Travel + Leisure
May 07, 2009

Now that sake is a staple at more and more restaurants and bars around the globe, it's a good time to learn about the mysterious Japanese rice wine. To get a jump start, T+L asked sommelier Hiromi Iuchi of New York's Sake Service Institute to give us a few tips.

1. Cool it. High-quality sake made from polished rice grains (categorized as daiginjo and ginjo) is best served cold. Heat can dull subtle aromas.

2. Fresh is better. Unlike wine, sake is not supposed to be aged. If it's slightly cloudy, it has been recently filtered.

3. Prepare to pair. Match fruity, delicate daiginjo and ginjo to lighter dishes. Less expensive sake, or junmai, is fuller-bodied and stands up to heavy sauces.That's often what will be served hot.

4. Lose the bamboo. You wouldn't pour Bordeaux into a wooden box, so don't drink your sake out of one, either. A thin-rimmed glass works best.

5. Sip it like wine. Swirl the sake in the glass, smell it, then swish it in your mouth to appreciate the taste.

6. Drink up. You'll learn more about sake only by sampling different types. Here, a few of our favorite sources in the United States:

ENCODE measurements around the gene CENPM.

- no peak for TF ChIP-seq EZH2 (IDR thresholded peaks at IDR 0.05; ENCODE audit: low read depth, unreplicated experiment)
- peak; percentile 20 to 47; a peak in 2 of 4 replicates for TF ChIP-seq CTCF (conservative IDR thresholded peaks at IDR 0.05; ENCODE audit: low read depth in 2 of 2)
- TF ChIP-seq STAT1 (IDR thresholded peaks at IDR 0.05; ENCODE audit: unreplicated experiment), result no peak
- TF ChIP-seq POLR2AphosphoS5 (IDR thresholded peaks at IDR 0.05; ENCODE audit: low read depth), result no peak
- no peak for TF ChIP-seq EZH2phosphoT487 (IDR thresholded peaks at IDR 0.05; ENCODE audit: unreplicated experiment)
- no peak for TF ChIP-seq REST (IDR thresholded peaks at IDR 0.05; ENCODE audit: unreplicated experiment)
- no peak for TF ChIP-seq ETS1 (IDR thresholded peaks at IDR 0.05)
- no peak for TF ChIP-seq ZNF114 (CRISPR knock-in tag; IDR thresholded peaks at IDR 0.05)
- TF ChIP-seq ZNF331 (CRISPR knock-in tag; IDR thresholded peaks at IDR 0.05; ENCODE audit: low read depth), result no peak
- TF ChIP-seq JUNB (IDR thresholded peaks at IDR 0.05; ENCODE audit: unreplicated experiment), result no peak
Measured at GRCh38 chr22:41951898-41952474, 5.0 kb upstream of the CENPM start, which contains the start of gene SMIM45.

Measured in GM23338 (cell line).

• Chibitini 63 Clinton St., New York; 212/674-7300.
• Mirai Sushi 2020 W. Division St., Chicago; 773/862-8500.
• Anzu 222 Mason St., San Francisco; 415/394-1100.
—Maile Carpenter

Mirai Sushi

Set in Wicker Park, this Japanese restaurant is known for its pricey but high-quality sushi. Patrons recommend dining on the candlelit outside patio or the upstairs lounge, a smaller, quieter space than its downstairs counterpart. However, sushi enthusiasts prefer to sit at the wraparound bar to watch the chefs at work crafting couture rolls like the spicy mono, an octopus roll topped with tuna and sweet unagi sauce. The sushi rolls are served one by one as they are prepared, creating a tapas-like experience that also includes a detailed explanation of every dish.

Chibitini

Anzu

Located on the second floor of the upscale Hotel Nikko, Anzu has the typical hotel restaurant atmosphere: white tablecloths paired with neutral-colored furnishings and low lighting. More unique than the decor, the menu is Asian fusion meets continental with dishes like rack of lamb with Chinese mustard jus. Regulars rave about the appetizer known as The Rock, a Waguy beef coulotte cooked at the table on a Japanese river stone, served with spicy Korean sauce, kizami wasabi mustard, and cilantro pesto. There’s also a full sushi menu and a Sunday brunch that includes everything from pancakes to oven-roasted mahi mahi. 

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